My week was made and it was only Tuesday morning at that stage. I had a great week, 9 more fish for the week, 3 30’s and 6 fish in the 20lb bracket. I had another angler Willie Delaney from Port Laoise in the swim next to me who also was catching solidly throughout the week having moved swims on the Monday morning. Willie broke his personal best firstly with an upper 30 but on the Friday night, the day before we packed up, he had a stunning mirror of 49lb 6oz. There were between 25-30 fish caught for the week which was good going considering the first three days brought hailstones regularly. For any interested parties, the catered food served at the venue really was exceptional and the week is probably the most enjoyable weeks fishing I’ve had in France. The owners cannot do enough for you and I can say for certainty that I will be returning to the lake.
Me: When not carping what fishing do you enjoy?
PC: I’ll be fishing 3 or 4 waters this year which would be my usual really. The Lough is always the place to go for a few runs when you’re struggling elsewhere. I’m a member of Ballyhonock Fishing club which is in east Cork. I’m good friends with the guys who have set up the club and they’re the hardest working committee I’ve come across. It’s a medium term project and there’s been lots done on the 3 years since the club took on the lease for the lake.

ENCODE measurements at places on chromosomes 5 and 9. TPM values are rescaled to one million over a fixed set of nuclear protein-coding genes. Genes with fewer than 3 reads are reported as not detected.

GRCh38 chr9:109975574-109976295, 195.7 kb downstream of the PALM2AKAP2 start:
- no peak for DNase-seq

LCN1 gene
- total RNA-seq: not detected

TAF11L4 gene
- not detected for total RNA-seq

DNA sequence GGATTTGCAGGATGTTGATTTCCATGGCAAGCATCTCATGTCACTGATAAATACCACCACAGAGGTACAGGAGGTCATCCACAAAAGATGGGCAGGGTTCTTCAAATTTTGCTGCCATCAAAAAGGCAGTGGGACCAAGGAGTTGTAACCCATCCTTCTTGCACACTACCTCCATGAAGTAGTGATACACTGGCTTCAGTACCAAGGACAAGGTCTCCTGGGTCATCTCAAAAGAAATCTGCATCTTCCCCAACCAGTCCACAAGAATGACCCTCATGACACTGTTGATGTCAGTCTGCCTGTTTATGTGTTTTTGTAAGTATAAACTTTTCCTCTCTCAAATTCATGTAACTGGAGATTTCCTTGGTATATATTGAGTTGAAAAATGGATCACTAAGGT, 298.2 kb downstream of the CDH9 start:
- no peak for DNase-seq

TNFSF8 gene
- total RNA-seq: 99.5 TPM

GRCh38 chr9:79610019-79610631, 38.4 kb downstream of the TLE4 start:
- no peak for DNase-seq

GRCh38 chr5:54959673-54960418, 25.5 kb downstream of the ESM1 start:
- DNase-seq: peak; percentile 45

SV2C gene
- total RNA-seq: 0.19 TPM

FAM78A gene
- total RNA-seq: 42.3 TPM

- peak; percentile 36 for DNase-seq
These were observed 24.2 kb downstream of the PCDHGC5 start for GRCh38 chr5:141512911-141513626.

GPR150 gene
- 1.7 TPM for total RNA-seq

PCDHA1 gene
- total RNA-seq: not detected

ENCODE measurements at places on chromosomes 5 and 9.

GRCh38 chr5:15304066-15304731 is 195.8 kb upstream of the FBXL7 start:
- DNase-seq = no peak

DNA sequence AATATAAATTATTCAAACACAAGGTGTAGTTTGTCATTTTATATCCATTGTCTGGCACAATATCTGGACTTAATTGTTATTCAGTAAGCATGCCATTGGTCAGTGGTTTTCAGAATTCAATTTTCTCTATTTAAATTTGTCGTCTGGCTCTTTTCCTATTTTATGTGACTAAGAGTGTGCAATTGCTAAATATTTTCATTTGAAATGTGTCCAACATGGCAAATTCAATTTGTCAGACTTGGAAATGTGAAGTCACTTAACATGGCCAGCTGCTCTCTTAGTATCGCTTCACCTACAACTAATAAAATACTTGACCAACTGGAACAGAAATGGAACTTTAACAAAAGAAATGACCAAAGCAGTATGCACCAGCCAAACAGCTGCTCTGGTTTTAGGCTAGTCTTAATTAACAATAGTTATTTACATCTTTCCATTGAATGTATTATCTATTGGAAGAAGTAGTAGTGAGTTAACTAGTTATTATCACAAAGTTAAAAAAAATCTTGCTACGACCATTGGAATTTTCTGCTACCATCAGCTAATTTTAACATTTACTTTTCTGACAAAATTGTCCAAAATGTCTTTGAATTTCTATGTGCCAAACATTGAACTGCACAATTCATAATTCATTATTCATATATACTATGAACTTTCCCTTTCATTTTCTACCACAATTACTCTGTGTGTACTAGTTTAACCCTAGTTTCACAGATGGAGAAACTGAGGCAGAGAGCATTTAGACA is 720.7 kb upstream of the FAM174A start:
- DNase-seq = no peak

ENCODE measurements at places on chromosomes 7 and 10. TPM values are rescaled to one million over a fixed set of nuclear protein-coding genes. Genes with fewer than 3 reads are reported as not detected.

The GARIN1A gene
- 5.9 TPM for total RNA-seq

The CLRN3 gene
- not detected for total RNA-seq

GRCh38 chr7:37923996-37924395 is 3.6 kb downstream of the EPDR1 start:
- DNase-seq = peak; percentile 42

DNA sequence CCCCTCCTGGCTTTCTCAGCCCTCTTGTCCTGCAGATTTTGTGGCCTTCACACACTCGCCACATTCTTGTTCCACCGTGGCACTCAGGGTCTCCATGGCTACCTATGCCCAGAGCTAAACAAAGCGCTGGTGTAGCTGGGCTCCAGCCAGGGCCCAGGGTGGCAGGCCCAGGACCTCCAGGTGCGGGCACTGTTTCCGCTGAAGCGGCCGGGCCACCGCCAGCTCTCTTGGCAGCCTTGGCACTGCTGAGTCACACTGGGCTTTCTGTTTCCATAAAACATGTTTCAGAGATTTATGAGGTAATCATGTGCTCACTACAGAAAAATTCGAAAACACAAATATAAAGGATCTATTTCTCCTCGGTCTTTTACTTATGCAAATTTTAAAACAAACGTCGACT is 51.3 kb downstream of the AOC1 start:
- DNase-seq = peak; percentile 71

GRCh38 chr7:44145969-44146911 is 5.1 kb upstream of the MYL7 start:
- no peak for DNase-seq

The third water I’ll be on is Inniscarra Reservoir. It’s on my doorstep, about 700 yards from my house but at 900 acres it can be daunting. With the depths of most of the lake being 60ft+, you can disregard probably 80% of the lake immediately for fishing purposes. I fish quite close in, 30-40 yards max. Bill Collins once said to me that the further out you’re placing baits in what is a flooded valley, the more rubbish and snags between you and the bait. To make sure you land the fish keep the distance to a minimum. With pre-baiting we’re having very good results with fish regularly on the bank but you get out what you put in on this water, time and energy is the key for definite.
I’ll be looking to the coastline going forwards now also to broaden the horizons.